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There is so much fascinating content in this month's issue that it is difficult to know where to begin. I enjoyed reading it all.
What is BPD?
I particularly liked this article by Ola Hjalmarson and colleagues and the accompanying editorial by Eduardo Bancalari. The two articles convey an important message that is easily overlooked when we benchmark ourselves on outcomes. Bronchopulmonary dysplasia (BPD) needs a definition for such purposes but it is more properly thought of as a continuum of abnormal lung growth and development that affects all preterm infants to some degree and not just those who meet the criteria to satisfy a binary definition. A group of preterm infants born before 28 weeks gestation had lung function measurements at term and were compared with healthy full term controls. Preterm infants with or without a diagnosis of BPD were markedly different from the term controls in functional residual capacity, mechanical properties and gas mixing efficiency. The infants with a diagnosis BPD were worst of all but the preterm infants without this diagnosis were much more like the preterms with BPD than like the term infants. Other groups have had similar findings and this helps to explain why so many preterm infants have later respiratory problems and why having a diagnosis of BPD performs so poorly as a predictor of later respiratory difficulty. See pages F257 and F254
Outcomes of extremely low birthweight infants with low cord pH
In a population of 3979 extremely low birth weight infants born at National Institute of Child Health and Development (NICHD) Neonatal Research Network Hospitals, David Randolph and colleagues look at the influence of cord pH <7.0 or base excess <−12.0 mmol/L on the combined outcome of death or neurodevelopmental impairment. This degree of acidosis was observed in 6.3% of infants and death or neurodevelopmental impairment occurred in 66.2% of them. Although acidosis at birth increased the risk of adverse outcome, when it was included in models developed to predict the composite outcome of the whole group, the performance of the models did not improve because such a small proportion of infants are acidotic that other factors are more important in predicting population outcome. In the accompanying editorial Lisa Barker and David Field discuss some of the issues in the development of predictive tools for risk adjustment between services and for prognostication in individual cases. See pages F263 and F255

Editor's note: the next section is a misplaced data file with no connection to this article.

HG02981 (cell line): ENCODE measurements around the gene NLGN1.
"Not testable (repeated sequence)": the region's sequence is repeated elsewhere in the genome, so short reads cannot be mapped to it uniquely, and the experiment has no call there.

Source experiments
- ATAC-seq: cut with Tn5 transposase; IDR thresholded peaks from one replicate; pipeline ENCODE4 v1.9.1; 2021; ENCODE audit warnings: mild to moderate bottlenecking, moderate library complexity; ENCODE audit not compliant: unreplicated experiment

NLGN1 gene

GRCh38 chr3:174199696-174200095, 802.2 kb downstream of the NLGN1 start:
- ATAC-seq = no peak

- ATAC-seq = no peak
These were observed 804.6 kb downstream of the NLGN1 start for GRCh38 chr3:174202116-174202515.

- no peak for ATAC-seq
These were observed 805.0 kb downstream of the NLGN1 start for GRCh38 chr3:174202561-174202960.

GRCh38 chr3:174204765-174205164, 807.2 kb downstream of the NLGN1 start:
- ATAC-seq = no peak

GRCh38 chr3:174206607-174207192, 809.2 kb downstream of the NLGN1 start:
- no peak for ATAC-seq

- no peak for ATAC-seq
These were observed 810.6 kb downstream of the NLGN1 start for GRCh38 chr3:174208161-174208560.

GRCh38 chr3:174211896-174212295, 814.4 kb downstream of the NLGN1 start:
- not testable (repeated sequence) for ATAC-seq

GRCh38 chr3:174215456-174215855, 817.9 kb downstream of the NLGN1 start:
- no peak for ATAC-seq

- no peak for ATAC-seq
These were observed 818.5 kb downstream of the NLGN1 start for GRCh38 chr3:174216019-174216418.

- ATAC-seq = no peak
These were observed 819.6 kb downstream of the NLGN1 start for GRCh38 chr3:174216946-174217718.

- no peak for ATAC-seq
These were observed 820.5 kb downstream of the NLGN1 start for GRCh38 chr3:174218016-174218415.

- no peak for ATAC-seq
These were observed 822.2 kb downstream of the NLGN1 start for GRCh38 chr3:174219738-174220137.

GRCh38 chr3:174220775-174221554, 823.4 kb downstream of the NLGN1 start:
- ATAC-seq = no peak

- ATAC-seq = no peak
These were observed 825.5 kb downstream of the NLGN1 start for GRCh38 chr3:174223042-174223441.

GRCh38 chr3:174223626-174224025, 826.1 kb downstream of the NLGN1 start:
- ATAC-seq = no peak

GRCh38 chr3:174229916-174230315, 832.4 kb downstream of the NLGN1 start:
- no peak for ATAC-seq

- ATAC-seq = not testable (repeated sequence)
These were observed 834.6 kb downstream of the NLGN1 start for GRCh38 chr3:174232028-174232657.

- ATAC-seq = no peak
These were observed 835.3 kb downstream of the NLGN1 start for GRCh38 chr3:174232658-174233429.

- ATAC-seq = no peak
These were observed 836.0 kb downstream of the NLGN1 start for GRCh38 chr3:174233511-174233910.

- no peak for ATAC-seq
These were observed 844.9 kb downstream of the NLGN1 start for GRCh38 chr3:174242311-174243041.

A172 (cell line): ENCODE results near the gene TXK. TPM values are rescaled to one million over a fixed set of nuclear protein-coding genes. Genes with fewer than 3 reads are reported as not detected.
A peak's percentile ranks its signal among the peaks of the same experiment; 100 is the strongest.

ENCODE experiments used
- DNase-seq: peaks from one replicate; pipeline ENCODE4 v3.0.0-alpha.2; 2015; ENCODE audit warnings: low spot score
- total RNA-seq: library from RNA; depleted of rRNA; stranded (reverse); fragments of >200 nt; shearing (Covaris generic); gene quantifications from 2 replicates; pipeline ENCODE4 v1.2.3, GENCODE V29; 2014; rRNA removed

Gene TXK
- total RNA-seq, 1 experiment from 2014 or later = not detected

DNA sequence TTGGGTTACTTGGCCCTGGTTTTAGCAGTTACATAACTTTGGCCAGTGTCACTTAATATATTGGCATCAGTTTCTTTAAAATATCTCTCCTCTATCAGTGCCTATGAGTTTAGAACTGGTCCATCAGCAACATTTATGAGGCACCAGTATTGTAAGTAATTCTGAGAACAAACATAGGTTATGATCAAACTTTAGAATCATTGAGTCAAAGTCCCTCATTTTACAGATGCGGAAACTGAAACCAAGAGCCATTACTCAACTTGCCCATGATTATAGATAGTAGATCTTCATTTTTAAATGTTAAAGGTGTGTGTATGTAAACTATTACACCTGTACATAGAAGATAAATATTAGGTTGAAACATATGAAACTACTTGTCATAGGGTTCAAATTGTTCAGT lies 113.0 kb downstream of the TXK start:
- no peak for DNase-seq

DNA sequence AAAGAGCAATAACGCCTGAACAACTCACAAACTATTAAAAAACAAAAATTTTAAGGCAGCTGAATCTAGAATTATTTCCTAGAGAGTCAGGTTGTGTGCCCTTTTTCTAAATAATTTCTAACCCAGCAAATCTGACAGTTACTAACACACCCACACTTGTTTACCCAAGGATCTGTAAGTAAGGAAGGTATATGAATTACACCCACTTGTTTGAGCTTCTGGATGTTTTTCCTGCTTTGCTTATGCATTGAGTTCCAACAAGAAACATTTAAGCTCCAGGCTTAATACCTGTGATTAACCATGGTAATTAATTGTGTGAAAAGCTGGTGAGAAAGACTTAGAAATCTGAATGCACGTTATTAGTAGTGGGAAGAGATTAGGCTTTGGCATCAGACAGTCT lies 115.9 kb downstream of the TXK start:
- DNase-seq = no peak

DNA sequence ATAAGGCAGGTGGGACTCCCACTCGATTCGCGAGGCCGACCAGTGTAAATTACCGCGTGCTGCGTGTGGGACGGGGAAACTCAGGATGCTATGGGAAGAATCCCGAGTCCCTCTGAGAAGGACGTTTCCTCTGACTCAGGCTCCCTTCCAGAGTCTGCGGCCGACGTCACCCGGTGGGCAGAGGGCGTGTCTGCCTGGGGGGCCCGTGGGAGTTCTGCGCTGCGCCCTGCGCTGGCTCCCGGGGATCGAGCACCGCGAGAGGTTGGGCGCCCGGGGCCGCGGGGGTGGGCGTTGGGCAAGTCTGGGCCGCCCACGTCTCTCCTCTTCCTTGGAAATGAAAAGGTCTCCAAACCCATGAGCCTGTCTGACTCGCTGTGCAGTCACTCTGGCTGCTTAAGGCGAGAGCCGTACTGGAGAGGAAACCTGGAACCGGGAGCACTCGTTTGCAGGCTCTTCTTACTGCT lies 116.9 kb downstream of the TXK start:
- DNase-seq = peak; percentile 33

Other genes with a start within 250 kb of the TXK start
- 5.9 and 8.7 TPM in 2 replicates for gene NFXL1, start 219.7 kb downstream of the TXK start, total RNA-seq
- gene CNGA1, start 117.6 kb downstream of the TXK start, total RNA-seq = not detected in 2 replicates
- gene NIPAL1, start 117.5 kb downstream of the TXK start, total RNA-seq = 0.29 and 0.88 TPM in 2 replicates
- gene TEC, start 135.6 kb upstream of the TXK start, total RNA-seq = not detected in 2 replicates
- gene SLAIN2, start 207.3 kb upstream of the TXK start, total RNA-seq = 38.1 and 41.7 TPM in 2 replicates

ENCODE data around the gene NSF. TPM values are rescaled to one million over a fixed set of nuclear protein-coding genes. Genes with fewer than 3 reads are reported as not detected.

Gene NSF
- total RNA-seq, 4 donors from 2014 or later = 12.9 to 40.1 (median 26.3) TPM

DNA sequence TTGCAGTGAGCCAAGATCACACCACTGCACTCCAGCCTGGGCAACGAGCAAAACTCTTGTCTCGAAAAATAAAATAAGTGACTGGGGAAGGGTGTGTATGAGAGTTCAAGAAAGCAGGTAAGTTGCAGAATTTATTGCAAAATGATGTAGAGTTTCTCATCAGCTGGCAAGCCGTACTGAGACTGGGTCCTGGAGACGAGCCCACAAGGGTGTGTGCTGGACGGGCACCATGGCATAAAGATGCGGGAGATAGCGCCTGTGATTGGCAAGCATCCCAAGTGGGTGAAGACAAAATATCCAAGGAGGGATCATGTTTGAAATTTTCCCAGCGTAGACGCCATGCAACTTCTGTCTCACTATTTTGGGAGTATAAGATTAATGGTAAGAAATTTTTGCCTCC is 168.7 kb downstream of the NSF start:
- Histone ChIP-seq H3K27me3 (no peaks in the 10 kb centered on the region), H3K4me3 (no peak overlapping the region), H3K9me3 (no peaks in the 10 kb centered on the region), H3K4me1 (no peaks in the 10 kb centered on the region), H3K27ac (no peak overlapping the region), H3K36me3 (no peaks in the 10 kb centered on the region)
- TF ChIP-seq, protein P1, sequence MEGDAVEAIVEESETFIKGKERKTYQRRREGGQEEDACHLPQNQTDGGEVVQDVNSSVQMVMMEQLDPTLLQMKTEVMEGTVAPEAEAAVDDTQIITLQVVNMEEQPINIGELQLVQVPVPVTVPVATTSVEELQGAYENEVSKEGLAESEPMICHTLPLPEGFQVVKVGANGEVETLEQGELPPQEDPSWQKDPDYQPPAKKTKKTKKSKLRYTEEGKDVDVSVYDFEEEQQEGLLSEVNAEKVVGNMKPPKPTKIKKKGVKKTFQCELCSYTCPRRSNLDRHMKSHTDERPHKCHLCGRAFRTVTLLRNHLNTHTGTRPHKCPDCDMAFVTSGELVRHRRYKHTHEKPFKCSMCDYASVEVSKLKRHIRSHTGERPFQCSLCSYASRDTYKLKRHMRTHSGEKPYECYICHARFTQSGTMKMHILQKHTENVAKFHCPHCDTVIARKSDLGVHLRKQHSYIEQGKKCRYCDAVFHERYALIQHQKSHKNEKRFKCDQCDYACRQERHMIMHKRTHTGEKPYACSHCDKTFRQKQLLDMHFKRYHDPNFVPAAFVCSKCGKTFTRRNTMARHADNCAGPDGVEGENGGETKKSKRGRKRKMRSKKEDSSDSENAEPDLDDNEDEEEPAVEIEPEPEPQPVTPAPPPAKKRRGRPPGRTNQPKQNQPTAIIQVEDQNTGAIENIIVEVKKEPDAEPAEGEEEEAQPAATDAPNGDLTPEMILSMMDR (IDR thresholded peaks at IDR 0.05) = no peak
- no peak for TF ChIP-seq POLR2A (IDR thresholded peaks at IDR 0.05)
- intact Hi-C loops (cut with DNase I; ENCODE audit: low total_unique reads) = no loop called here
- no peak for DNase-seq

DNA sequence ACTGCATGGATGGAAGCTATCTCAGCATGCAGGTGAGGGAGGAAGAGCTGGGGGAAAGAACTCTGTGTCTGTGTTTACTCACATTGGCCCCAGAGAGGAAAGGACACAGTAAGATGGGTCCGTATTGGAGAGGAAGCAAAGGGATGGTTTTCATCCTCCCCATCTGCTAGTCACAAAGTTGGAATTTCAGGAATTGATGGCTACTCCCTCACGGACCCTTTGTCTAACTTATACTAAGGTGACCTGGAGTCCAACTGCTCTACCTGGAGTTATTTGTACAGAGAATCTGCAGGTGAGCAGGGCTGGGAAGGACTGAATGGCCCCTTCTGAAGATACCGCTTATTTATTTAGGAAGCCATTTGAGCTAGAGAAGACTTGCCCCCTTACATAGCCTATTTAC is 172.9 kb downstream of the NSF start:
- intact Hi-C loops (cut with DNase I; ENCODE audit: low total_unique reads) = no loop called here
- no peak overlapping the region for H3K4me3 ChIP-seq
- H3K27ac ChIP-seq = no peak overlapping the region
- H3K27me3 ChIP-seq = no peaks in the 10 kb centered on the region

Which is worse, the disease or the cure?
Henriëtte Anje van Zanten and colleagues investigated episodes of apnoea, bradycardia and cyanosis in preterm infants <32 weeks’ gestation who were on nasal CPAP. Supplemental oxygen was increased in 11% of episodes. Increases tended to be large. The median inspired oxygen concentration before the episodes was 23% and after the increase was 39%. Episodes of desaturation lasted 2 min but it took 14 min for the inspired oxygen concentration to be returned to the baseline, with SpO2 remaining greater than or equal to 95% for 13 min. Brief episodes of desaturation were therefore being treated with lengthy episodes of hyperoxia. They discuss strategies for improving oxygen targeting, including the use of servo control systems. Trials of different oxygen saturation target ranges now show that small differences in SpO2 patterns over time influence morbidity and mortality and this study shows how important it is for neonatal units to understand and improve their approach to oxygen targeting. See page F269